Cornische Aviation & Maintenance, Ltd.

B-408065,B-408065.2: Jun 7, 2013

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Cornische Aviation & Maintenance, Ltd., of the United Arab Emirates, protests the issuance of order No. 0183 to Science and Engineering Services, Inc. (SES), of Huntsville, Alabama, by the Department of the Army for the overhaul of Mi-17 aircraft. The order was issued under an Army contract (No. W58RGZ-09-D-0130), which Cornische held for the performance of various support services.

We deny the protest.

Decision

Matter of: Cornische Aviation & Maintenance, Ltd.

File: B-408065; B-408065.2

Date: June 7, 2013

Jimmy Rafiee for the protester.
Tina M. Pixler-Wood, Esq., Department of the Army, for the agency.
Paula J. Haurilesko, Esq., and Guy R. Pietrovito, Esq., Office of the General Counsel, GAO, participated in the preparation of the decision.

DIGEST

1. Protest that an order issued on a cost-reimbursement basis under a single-award, indefinite-delivery/indefinite-quantity contract exceeds the scope of that contract is denied where the order was placed before the end of the contract’s performance period, and where the contract expressly authorized the issuance of cost-reimbursement orders.

2. Allegation that an agency’s issuance of an order under a single-award, indefinite-delivery/indefinite-quantity contract reflected bias for the contract holder concerns a matter of contract administration that is not within GAO’s bid protest jurisdiction.

DECISION

Cornische Aviation & Maintenance, Ltd., of the United Arab Emirates, protests the issuance of order No. 0183 to Science and Engineering Services, Inc. (SES), of Huntsville, Alabama, by the Department of the Army for the overhaul of Mi-17 aircraft.[1] The order was issued under an Army contract (No. W58RGZ-09-D-0130), which Cornische held for the performance of various support services.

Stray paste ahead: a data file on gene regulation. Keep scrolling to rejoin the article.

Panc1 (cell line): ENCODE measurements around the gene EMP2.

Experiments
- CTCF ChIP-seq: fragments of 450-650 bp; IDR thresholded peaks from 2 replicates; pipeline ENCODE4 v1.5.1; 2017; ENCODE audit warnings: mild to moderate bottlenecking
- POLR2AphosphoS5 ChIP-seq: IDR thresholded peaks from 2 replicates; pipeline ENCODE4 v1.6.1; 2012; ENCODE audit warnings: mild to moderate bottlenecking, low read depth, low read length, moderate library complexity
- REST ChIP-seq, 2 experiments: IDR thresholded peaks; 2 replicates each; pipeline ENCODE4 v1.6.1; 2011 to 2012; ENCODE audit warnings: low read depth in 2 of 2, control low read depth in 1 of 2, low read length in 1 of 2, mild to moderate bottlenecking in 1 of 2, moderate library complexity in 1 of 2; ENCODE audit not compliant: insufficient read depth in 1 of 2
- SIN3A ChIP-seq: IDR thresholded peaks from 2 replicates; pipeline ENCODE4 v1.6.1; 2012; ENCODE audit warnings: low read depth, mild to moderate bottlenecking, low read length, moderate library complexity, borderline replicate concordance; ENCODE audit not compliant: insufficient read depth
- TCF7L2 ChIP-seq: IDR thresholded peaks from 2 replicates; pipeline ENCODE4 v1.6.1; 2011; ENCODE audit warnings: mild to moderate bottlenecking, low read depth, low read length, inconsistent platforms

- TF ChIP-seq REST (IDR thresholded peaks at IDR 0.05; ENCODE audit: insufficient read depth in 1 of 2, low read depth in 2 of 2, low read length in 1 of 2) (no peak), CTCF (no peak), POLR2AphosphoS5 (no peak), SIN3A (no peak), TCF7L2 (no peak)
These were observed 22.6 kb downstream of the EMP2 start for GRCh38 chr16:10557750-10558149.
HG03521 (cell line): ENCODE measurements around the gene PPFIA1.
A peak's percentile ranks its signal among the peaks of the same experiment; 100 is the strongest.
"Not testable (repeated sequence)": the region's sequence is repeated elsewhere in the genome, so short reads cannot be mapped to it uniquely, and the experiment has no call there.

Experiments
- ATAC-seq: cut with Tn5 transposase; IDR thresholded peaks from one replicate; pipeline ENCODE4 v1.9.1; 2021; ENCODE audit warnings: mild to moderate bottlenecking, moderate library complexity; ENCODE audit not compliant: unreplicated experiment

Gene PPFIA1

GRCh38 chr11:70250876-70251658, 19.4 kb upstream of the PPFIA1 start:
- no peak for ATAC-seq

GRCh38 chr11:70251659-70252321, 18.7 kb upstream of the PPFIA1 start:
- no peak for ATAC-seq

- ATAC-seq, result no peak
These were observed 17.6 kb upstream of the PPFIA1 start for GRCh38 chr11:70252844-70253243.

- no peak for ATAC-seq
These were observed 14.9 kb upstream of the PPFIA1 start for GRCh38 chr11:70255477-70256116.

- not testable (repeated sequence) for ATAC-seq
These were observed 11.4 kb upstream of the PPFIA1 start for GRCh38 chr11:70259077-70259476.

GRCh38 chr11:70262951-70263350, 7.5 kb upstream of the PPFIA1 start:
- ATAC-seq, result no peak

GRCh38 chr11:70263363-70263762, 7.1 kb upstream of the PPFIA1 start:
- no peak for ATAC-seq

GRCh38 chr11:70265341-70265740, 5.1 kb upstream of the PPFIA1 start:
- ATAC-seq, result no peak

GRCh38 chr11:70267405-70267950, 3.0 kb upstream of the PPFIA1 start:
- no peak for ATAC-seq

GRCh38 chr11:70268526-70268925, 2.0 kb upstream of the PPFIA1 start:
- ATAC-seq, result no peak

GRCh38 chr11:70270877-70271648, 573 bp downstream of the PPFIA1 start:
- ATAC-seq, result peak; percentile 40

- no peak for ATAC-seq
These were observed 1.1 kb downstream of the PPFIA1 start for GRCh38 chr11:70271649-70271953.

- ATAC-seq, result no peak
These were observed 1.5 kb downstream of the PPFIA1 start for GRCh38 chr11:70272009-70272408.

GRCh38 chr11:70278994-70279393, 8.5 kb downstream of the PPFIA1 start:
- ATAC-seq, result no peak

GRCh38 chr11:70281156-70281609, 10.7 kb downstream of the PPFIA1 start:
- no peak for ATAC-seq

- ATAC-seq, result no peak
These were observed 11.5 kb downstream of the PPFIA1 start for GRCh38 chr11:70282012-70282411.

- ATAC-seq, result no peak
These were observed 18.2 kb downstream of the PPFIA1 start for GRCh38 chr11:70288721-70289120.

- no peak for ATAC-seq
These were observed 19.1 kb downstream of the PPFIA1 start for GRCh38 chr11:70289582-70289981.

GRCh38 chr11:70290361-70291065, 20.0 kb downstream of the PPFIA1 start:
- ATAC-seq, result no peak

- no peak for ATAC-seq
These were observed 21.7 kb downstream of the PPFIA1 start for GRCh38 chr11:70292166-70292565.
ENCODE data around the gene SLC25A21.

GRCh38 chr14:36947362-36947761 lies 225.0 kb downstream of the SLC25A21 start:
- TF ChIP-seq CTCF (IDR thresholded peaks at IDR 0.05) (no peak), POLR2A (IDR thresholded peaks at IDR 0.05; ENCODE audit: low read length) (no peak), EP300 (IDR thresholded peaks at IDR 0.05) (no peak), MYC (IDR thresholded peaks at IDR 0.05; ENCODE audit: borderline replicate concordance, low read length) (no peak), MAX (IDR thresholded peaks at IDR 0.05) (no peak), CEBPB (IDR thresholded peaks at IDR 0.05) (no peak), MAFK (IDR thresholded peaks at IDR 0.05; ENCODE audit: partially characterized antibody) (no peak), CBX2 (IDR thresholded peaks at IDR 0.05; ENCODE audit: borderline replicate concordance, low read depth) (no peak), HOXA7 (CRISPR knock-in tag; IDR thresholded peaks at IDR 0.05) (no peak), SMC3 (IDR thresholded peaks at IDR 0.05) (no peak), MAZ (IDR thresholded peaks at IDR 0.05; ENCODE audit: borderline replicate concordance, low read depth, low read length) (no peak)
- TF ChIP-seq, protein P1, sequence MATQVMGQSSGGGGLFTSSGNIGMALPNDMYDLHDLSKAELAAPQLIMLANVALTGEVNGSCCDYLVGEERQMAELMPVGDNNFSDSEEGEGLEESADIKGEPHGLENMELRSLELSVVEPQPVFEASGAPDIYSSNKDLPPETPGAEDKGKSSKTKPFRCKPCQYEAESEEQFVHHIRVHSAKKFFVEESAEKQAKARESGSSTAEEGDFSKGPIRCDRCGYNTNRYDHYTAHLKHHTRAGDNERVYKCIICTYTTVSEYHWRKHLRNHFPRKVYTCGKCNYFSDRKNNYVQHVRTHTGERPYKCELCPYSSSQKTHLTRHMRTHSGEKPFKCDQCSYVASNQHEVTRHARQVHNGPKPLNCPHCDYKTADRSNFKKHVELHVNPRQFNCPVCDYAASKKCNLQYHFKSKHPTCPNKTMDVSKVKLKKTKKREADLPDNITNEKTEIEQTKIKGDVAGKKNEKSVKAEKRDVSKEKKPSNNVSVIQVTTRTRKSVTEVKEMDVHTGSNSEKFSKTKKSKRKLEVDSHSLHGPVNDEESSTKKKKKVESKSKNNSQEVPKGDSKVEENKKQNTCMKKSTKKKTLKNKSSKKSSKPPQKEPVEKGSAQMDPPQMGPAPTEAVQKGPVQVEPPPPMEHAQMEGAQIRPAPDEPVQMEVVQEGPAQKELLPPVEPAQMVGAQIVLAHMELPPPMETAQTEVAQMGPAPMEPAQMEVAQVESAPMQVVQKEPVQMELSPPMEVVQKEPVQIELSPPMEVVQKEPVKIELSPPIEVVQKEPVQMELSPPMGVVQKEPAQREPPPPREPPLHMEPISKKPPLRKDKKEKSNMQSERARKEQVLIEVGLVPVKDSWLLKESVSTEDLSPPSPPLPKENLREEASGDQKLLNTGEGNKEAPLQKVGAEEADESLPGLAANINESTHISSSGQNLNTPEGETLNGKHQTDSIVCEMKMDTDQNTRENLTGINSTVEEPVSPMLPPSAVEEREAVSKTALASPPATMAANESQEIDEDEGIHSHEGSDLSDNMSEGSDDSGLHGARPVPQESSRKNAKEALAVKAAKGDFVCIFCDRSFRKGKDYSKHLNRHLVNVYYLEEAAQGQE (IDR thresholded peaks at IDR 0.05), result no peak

We deny the protest.

BACKGROUND

On April 19, 2007, the Army Sustainment Command issued request for proposals (RFP) No. W52P1J-07-R-0082 for the award of a single indefinite-delivery, indefinite-quantity (ID/IQ) contract for various mission support services for the agency’s Program Executive Office for Aviation’s Logistics Support Facility (LSF). The RFP’s scope of work (SOW) included a broad range of aircraft repair, modification, overhaul, fabrication, and sustainment support activities. For example, the SOW required the contractor to:

Perform modification and repair on designated aircraft and on components at locations in and outside the continental United States. This includes aircraft engine overhaul, aircraft refurbishment, transmission overhaul, etc.

Agency Report (AR), Tab D, SOW, at 2.

During the competition, the RFP was amended to provide answers to offerors’ questions. As relevant here, the Army provided the following responses to questions concerning off-site work:

Off-site is other than at the contractor[’]s facility or Redstone Arsenal. The work contemplated under this contract is anticipated to be performed at two sites. Those two sites are the hangar facility at Redstone Arsenal and the contractor’s facility located within reasonable commuting distance of Redstone Arsenal.

Comments, Attach. 1, RFP amend. 4, Answer to Question No. 71.

[O]ff-site work isn’t significant enough for the Government to request contractors to develop separate off-site [labor] rates.

Id., Answer to Question No. 72 citing Answer to Question No. 22.

Question: Is it the Government’s intent to establish one labor rate/overhead pool to accomplish both on-site and off-site Contract performance?

Answer: Yes.

Id., Question and Answer No. 74.

On August 31, 2007, the Army Sustainment Command awarded contract No. W52P1J-07-D-0039 to SES. As awarded, the contract had a $409 million maximum value. AR, Tab E, Contract No. -0039, at 2. The contract provided for the issuance of cost-reimbursable and fixed-price orders through September 30, 2012. Id.

On June 15, 2009, responsibility for the LSF contract was transferred to the Army Contracting Command, and the contract was redesignated as contract No. W58RGZ-09-D-0130. Contracting Officer’s Statement at 2; AR, Tab F, Contract No. -0130, at 1, 3. The underlying terms, including period of performance, and scope of work of the LSF contract remained the same.[2]